In the backdrop of the Centre increasing use of cess and surcharges as revenue-raising tools, the newly-constituted Fifteenth Finance Commission is expected to commission a study on the legality of the use of these levies, which essentially preclude the sharing of their proceeds with the states.
The study will likely be part of the initial groundwork by the Finance Commission, which has a constitutional mandate to recommend the ratio in which the tax money collected by the Central government is to be divided among the states. The panel, chaired by former Finance Secretary N K Singh, will submit its report by October 2019 and its recommendations will be in force for the five years starting April 1, 2020. The panel would use the population data of 2011 while making its recommendations.
Among the terms of reference (ToR) of the Commission, it has been tasked with proposing measurable performance-based incentives for States, including the “control or lack of it in incurring expenditure on populist measures” — a first in the nearly six decade old history of the constitutionally-mandated body. The panel also has the mandate to propose measurable performance-based incentives for states that have made efforts to expand and deepen the tax net, slowed population growth, promoted ease of doing business and saved money by adopting Direct Benefit Transfer where government subsidy is paid through bank accounts of users.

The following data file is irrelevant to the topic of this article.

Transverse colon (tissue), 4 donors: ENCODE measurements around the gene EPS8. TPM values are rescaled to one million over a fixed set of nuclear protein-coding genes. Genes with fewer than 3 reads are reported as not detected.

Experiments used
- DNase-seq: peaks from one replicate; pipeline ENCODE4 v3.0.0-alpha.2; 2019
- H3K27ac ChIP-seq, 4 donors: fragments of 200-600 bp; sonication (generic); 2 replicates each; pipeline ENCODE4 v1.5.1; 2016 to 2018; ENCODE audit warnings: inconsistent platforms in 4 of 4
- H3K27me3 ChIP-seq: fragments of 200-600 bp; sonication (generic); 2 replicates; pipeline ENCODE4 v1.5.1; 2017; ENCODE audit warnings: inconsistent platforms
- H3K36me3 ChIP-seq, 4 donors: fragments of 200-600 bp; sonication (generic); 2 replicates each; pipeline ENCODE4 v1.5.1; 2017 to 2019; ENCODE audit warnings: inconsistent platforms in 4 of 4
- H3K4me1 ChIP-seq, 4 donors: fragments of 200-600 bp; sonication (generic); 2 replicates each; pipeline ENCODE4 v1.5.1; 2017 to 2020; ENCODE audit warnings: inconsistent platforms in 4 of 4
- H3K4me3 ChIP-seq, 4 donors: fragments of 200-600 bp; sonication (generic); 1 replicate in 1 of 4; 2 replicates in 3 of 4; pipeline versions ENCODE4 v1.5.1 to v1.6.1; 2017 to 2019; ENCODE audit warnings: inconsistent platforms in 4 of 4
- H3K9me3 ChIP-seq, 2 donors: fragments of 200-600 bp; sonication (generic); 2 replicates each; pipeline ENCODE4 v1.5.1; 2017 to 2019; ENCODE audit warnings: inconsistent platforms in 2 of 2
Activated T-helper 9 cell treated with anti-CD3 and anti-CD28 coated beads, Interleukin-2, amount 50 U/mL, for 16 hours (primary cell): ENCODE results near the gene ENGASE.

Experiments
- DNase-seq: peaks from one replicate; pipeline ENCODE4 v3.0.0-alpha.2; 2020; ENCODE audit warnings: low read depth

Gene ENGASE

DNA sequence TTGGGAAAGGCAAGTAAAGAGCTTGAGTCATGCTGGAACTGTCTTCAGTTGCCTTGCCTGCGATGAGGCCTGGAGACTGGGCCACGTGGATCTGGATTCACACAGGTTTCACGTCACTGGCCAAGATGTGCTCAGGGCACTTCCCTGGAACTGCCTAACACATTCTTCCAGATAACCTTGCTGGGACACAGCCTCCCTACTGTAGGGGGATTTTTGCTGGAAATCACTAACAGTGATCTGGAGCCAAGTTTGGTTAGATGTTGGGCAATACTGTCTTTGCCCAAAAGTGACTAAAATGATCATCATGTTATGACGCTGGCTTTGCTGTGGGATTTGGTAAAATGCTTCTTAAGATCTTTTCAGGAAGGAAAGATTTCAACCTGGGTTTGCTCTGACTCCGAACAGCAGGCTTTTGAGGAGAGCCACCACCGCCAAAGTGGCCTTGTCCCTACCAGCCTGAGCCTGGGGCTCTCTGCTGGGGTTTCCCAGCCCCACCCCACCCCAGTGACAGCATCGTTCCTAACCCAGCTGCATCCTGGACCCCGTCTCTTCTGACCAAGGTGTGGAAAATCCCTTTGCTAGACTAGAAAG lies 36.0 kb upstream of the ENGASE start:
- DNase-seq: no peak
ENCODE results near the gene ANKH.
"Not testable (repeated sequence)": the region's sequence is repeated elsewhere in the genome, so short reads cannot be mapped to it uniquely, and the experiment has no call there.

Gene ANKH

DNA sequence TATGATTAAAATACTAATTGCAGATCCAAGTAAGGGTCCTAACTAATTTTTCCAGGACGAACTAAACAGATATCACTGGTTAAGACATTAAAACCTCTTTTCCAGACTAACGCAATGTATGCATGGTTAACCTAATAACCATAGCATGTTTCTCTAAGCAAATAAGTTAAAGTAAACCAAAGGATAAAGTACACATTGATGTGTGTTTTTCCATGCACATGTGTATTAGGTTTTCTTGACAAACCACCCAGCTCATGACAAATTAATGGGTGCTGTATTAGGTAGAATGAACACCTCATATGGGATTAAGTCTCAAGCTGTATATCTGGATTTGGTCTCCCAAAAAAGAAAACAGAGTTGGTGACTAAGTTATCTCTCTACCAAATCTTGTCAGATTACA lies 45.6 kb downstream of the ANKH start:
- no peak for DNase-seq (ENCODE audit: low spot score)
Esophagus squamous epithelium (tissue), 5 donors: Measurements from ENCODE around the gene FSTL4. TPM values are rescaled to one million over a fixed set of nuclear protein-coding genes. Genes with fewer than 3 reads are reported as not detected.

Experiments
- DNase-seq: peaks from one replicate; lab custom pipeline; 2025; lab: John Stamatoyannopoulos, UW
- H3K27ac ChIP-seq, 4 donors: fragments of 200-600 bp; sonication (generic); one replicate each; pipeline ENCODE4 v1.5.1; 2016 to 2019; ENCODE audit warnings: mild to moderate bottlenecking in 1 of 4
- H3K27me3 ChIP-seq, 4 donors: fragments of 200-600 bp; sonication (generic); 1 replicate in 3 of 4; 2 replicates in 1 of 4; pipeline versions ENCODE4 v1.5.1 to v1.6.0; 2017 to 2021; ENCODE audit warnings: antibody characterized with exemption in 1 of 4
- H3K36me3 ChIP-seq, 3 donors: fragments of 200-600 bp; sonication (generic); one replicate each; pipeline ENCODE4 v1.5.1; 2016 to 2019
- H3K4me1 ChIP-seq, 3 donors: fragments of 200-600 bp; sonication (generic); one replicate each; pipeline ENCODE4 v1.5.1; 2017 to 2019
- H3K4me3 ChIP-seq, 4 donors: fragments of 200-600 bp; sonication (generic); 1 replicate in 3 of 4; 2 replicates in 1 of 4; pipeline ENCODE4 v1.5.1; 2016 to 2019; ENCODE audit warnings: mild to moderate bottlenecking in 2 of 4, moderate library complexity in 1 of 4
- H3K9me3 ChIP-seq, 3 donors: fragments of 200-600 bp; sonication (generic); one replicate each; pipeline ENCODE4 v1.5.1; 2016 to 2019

The previous Fourteenth Finance Commission had raised the share of states in centre’s tax revenue to a record 42 per cent for five year period starting 2015-16, up from 32 per cent earlier. The divisible pool consists of all tax revenue collected by the Centre, with the exception of surcharges and cess that are levied for specific purposes. The Finance Commission will also look at the impact on the fiscal situation of the Centre after the substantially enhanced tax devolution to states following recommendations of the Fourteenth Finance Commission, an official said.
Over the past few years, the Centre has increasingly used cess collections and surcharges as a means of shoring up its revenues, especially since the proceeds do not form part of the pool that has to be shared with states. In 2018-19, the Centre expects to collect Rs 3.02 lakh crore from cess and surcharges — nearly 9 per cent higher than the Rs 2.80 lakh crore it collected in 2017-18. Alongside the study on these levies, the Commission will also look into impact of the goods and services tax, including payment of compensation to states for possible loss of revenues for five years and take into account the responsibility of the central government and state governments to adhere to appropriate levels of general and consolidated government debt and deficit levels. It may also examine whether revenue deficit grants be provided at all, officials said.
“The Commission will review the current status of the finance, deficit, debt levels, cash balances and fiscal discipline efforts of the Union and the states, and recommend a fiscal consolidation roadmap for sound fiscal management,” an official said.